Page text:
Me, rocking it tripod style. Watch that front wheel bounce out of the hole.
Posted Dec. 1, 2004
Snow slalom - on bikes!

Training should expose you to crazy conditions and make you smile. Our latest exercise accomplishes both.

All you need is a pack of landscape flags and a north-facing sled hill. Go out there while the kids are in school. Set up a slalom course. Ride it until the corners wear in. Move the flags. Repeat.

The way I see it, if you can turn on ice and snow and slush, then dirt -- any dirt -- will seem easy. It's all about expanding that training bubble.

What to expect
Forget about precision and control. Snow slalom is all about sloppiness and surrender. The sketch factor depends on the snow conditions. Cold, granular snow is fast and somewhat grippy. Slush is slow and random. Ice is death. For the first run expect a slip-sliding sketch fest. If you follow your line the second run will be easier. After a few more runs, the ruts will get you swapping like a '70s swinger. Either loosen up and take the abuse, or move those crazy flags.

Steve Wentz strikes that essential weight-forward pose.
Tires: Spiked tires would hook like crazy, but that defeats the purpose. We've banned spikes because -- let's face it -- the worse the traction, the better the training.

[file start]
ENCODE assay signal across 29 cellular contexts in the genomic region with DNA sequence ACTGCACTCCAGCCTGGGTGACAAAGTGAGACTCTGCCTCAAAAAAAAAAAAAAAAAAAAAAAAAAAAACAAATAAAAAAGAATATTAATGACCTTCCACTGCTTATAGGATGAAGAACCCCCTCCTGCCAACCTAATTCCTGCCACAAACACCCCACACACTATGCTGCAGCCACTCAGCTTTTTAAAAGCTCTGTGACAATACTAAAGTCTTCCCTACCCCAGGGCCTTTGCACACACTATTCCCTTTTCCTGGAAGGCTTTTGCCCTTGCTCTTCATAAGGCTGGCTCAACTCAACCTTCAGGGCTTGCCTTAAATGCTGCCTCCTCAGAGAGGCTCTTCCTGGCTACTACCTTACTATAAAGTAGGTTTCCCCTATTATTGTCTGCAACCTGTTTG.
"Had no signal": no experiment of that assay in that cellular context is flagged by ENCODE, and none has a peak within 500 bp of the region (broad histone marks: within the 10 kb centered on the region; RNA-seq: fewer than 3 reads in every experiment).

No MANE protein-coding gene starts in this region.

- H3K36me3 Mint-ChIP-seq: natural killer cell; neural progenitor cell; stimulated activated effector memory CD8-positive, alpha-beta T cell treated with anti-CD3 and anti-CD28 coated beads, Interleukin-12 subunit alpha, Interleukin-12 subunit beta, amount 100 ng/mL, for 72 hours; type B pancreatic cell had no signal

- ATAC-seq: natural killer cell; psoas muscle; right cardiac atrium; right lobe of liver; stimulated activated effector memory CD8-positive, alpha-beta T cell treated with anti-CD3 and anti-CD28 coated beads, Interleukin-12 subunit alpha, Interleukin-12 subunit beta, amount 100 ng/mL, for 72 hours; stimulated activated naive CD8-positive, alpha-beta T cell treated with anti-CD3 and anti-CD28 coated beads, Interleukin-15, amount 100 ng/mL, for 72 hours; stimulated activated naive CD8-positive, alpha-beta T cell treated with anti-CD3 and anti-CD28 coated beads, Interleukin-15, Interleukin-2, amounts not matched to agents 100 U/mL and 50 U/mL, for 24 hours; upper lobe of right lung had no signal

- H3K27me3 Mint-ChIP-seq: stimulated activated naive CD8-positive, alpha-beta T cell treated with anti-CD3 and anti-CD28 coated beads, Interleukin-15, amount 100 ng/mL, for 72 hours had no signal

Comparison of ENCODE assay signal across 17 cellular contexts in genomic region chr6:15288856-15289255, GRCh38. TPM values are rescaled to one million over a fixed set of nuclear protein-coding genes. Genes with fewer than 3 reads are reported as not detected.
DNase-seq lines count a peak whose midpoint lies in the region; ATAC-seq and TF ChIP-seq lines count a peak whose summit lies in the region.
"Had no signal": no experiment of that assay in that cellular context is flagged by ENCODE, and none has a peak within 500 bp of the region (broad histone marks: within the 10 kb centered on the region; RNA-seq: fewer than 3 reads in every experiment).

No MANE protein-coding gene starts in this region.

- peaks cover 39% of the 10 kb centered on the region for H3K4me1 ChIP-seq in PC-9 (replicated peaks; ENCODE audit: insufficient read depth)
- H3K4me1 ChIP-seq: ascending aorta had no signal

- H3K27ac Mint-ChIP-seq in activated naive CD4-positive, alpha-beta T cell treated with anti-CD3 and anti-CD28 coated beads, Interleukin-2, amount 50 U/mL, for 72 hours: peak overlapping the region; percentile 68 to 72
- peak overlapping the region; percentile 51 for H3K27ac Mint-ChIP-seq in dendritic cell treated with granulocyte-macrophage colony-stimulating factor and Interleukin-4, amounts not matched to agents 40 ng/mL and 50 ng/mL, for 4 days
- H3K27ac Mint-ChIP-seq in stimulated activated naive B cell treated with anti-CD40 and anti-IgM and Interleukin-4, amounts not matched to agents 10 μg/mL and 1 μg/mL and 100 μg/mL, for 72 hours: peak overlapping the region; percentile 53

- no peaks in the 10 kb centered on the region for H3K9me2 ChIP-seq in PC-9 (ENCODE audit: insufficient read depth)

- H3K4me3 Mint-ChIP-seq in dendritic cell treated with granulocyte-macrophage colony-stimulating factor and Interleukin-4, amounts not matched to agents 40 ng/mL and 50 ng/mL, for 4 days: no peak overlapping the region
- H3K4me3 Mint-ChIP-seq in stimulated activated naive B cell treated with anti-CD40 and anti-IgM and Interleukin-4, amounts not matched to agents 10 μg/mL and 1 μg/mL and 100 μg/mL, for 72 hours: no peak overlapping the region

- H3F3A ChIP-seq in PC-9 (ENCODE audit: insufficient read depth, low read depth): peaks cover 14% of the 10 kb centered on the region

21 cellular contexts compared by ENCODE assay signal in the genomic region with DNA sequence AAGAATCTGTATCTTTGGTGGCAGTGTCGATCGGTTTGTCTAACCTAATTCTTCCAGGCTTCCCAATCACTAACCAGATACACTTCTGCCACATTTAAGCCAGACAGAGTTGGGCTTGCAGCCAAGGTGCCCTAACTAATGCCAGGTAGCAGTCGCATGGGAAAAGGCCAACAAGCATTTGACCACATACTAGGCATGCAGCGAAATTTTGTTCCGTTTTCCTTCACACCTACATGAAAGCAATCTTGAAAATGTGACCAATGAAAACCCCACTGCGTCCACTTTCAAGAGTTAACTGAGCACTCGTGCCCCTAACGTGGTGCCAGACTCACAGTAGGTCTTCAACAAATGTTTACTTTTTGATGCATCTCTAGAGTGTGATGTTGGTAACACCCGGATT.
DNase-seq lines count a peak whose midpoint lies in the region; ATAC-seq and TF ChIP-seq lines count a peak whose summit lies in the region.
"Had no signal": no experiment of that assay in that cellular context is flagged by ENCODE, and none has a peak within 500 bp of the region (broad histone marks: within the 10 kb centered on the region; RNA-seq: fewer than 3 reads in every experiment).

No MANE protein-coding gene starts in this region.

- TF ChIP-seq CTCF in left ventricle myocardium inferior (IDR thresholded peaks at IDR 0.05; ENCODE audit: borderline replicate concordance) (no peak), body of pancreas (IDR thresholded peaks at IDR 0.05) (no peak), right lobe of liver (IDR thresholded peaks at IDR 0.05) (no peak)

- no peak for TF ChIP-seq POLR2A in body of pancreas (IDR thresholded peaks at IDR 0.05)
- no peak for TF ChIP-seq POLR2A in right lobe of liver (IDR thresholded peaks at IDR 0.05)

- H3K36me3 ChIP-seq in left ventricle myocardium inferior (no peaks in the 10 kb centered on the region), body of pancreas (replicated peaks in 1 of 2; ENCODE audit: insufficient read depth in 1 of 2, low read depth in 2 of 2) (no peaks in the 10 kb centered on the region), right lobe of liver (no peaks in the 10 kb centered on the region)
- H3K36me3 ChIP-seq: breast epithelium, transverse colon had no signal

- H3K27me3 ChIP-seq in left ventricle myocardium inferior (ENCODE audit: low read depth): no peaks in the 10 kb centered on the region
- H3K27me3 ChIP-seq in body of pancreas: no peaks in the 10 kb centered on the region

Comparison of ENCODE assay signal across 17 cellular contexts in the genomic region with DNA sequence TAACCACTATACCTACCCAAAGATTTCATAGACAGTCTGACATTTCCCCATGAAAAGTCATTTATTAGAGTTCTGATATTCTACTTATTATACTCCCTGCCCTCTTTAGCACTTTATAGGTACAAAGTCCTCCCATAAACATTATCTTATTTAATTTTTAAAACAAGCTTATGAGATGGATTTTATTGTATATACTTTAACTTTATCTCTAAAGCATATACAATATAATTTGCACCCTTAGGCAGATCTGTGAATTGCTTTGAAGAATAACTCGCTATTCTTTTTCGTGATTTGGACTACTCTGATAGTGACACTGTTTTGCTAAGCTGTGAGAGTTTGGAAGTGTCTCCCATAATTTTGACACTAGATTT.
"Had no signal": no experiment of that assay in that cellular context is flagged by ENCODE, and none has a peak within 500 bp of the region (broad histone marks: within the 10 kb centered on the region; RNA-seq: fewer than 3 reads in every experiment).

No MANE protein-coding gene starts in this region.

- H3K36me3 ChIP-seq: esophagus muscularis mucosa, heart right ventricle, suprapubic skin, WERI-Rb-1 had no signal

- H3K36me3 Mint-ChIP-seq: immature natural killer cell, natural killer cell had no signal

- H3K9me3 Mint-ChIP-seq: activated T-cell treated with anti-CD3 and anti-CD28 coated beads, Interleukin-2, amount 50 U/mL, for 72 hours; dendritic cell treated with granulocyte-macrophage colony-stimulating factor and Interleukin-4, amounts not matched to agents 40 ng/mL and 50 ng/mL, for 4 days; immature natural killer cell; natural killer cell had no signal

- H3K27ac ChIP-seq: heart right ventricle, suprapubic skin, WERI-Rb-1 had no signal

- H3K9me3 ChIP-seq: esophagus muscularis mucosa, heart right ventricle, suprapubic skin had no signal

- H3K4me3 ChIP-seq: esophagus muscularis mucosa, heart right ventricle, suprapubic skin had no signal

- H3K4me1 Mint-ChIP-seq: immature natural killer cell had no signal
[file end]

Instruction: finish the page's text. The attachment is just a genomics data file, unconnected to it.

Cornering: Weight the front end and let your rear end slide around. As long as your front tire tracks, you're golden.

Choose your lines: Since exit speed is more important than entrance speed, don't dive straight at the flags. Stay high and go for a late apex. If you want to exit the last corner well, start by setting up the first corner.

We like 'em tight at the top and wide at the bottom.
Layout: Slow, tight courses are great practice, but fast, wide-open courses are more fun.

Kick it up: If the sledders left snow kickers, work them into your courses. Nothing builds champions as much as an icy jump to flat slush then a 90-degree snowy rut.

Pedals: Run flats. Are you a tough guy? Then keep your feet up (until you crash).

Steve readies his chain for first tracks. This guy broke his spine three months ago.
Clothes: You want slippery and non-absorbent. A nylon jogging suit is perfect. Go monochrome or go home.

Step up the fun: Time your runs or, if you have a crew, set up a dual slalom and race two-up. You'll be amazed at how much faster you go when you take smart lines and minimize the sliding.

Rip it up! You're Hod, the Norse God of winter!

Our spot: Tantra Park, just south of Tantra Park Circle in Boulder, CO.
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